Internet Shakespeare Editions

Author: William Shakespeare
Editor: Roger Apfelbaum
Not Peer Reviewed

Romeo and Juliet (Folio 1, 1623)


62
The Tragedie of Romeo and Juliet.

French slop: you gaue vs the the counterfait fairely last
1150night.
Romeo. Good morrow to you both, what counterfeit
did I giue you?
Mer. The slip sir, the slip, can you not conceiue?
Rom. Pardon Mercutio, my businesse was great, and in
1155such a case as mine, a man may straine curtesie.
Mer. That's as much as to say, such a case as yours con-
strains a man to bow in the hams.
Rom. Meaning to cursie.
Mer. Thou hast most kindly hit it.
1160Rom. A most curteous exposition.
Mer. Nay, I am the very pinck of curtesie.
Rom. Pinke for flower.
Mer. Right.
Rom. Why then is my Pump well flowr'd.
1165Mer. Sure wit, follow me this ieast, now till thou hast
worne out thy Pump, that when the single sole of it is
worne, the ieast may remaine after the wearing, sole-
singular.
Rom. O single sol'd ieast,
1170Soly singular for the singlenesse.
Mer. Come betweene vs good Benuolio, my wits faints.
Rom. Swits and spurs,
Swits and spurs, or Ile crie a match.
Mer. Nay, if our wits run the Wild-Goose chase, I am
1175done: For thou hast more of the Wild-Goose in one of
thy wits, then I am sure I haue in my whole fiue. Was I
with you there for the Goose?
Rom. Thou wast neuer with mee for any thing, when
thou wast not there for the Goose.
1180Mer. I will bite thee by the eare for that iest.
Rom. Nay, good Goose bite not.
Mer. Thy wit is a very Bitter-sweeting,
It is a most sharpe sawce.
Rom. And is it not well seru'd into a Sweet-Goose?
1185Mer. Oh here's a wit of Cheuerell, that stretches from
an ynch narrow, to an ell broad.
Rom. I stretch it out for that word, broad, which added
to the Goose, proues thee farre and wide, abroad Goose.
Mer. Why is not this better now, then groning for
1190Loue, now art thou sociable, now art thou Romeo: now art
thou what thou art, by Art as well as by Nature, for this
driueling Loue is like a great Naturall, that runs lolling
vp and downe to hid his bable in a hole.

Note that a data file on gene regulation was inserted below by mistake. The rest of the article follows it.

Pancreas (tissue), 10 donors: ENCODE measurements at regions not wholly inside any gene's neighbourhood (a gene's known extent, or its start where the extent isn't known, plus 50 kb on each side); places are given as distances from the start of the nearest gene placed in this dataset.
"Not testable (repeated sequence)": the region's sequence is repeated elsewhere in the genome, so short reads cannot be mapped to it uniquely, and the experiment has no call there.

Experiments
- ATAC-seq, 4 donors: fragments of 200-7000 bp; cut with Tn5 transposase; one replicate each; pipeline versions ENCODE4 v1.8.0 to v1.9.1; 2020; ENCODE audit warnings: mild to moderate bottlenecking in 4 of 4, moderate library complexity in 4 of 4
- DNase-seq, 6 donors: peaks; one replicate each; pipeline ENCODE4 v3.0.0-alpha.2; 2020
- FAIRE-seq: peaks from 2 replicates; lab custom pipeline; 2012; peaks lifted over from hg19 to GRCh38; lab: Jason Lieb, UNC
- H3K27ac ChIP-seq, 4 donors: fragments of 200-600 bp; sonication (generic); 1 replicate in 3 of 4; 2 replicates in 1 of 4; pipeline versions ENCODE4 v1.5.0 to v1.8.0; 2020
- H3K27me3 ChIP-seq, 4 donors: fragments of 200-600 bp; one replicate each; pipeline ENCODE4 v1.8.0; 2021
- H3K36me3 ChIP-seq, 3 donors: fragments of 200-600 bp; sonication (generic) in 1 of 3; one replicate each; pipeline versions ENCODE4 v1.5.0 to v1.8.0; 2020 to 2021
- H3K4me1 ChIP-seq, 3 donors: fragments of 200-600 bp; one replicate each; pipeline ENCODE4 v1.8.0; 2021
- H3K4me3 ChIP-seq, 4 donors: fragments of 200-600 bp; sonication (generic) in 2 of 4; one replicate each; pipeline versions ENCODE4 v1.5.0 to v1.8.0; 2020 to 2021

Ben. Stop there, stop there.
1195Mer. Thou desir'st me to stop in my tale against the
Ben. Thou would'st else haue made thy tale large.
Mer. O thou art deceiu'd, I would haue made it short,
or I was come to the whole depth of my tale, and meant
indeed to occupie the argument no longer.

1200
Enter Nurse and her man.
Rom. Here's goodly geare.
A sayle, a sayle.
Mer. Two, two: a Shirt and a Smocke.
Nur. Peter?
1205Peter. Anon.
Nur. My Fan Peter?
Mer. Good Peter to hide her face?
For her Fans the fairer face?
Nur. God ye good morrow Gentlemen.
1210Mer. God ye gooden faire Gentlewoman.
Nur. Is it gooden?
Mer. 'Tis no lesse I tell you: for the bawdy hand of the
Dyall is now vpon the pricke of Noone.
Nur. Out vpon you: what a man are you?
1215Rom. One Gentlewoman,
That God hath made, himselfe to mar.
Nur. By my troth it is said, for himselfe to, mar qua-
tha: Gentlemen, can any of you tel me where I may find
the young Romeo?
1220Romeo. I can tell you: but young Romeo will be older
when you haue found him, then he was when you sought
him: I am the youngest of that name, for fault of a worse.
Nur. You say well.
Mer. Yea is the worst well,
1225Very well tooke: Ifaith, wisely, wisely.
Nur. If you be he sir,
I desire some confidence with you?
Ben. She will endite him to some Supper.
Mer. A baud, a baud, a baud. So ho.
1230Rom. What hast thou found?
Mer. No Hare sir, vnlesse a Hare sir in a Lenten pie,
that is something stale and hoare ere it be spent.
An old Hare hoare, and an old Hare hoare is very good
meat in Lent.
1235But a Hare that is hoare is too much for a score, when it
hoares ere it be spent,
Romeo will you come to your Fathers? Weele to dinner
thither.
Rom. I will follow you.
1240Mer. Farewell auncient Lady:
Farewell Lady, Lady, Lady.
Exit. Mercutio, Benuolio.
Nur. I pray you sir, what sawcie Merchant was this
that was so full of his roperie?
1245Rom. A Gentleman Nurse, that loues to heare himselfe
talke, and will speake more in a minute, then he will stand
to in a Moneth.
Nur. And a speake any thing against me, Ile take him
downe, & a were lustier then he is, and twentie such Iacks:
1250and if I cannot, Ile finde those that shall: scuruie knaue, I
am none of his flurt-gils, I am none of his skaines mates,
and thou must stand by too and suffer euery knaue to vse
me at his pleasure.
Pet. I saw no man vse you at his pleasure: if I had, my
1255weapon should quickly haue beene out, I warrant you, I
dare draw assoone as another man, if I see occasion in a
good quarrell, and the law on my side.
Nur. Now afore God, I am so vext, that euery part about
me quiuers, skuruy knaue: pray you sir a word: and as I
1260told you, my young Lady bid me enquire you out, what
she bid me say, I will keepe to my selfe: but first let me
tell ye, if ye should leade her in a fooles paradise, as they
say, it were a very grosse kind of behauiour, as they say:
for the Gentlewoman is yong: & therefore, if you should
1265deale double with her, truely it were an ill thing to be of-
fered to any Gentlewoman, and very weake dealing.
Nur. Nurse commend me to thy Lady and Mistresse, I
protest vnto thee.
Nur. Good heart, and yfaith I will tell her as much:
1270Lord, Lord she will be a ioyfull woman.
Rom. What wilt thou tell her Nurse? thou doest not
marke me?
Nur. I will tell her sir, that you do protest, which as I
take it, is a Gentleman-like offer.
1275Rom. Bid her deuise some meanes to come to shrift this
And there she shall at Frier Lawrence Cell
Be shriu'd and married: here is for thy paines.
Nur. No truly sir not a penny.
Rom. Go too, I say you shall.
Nurse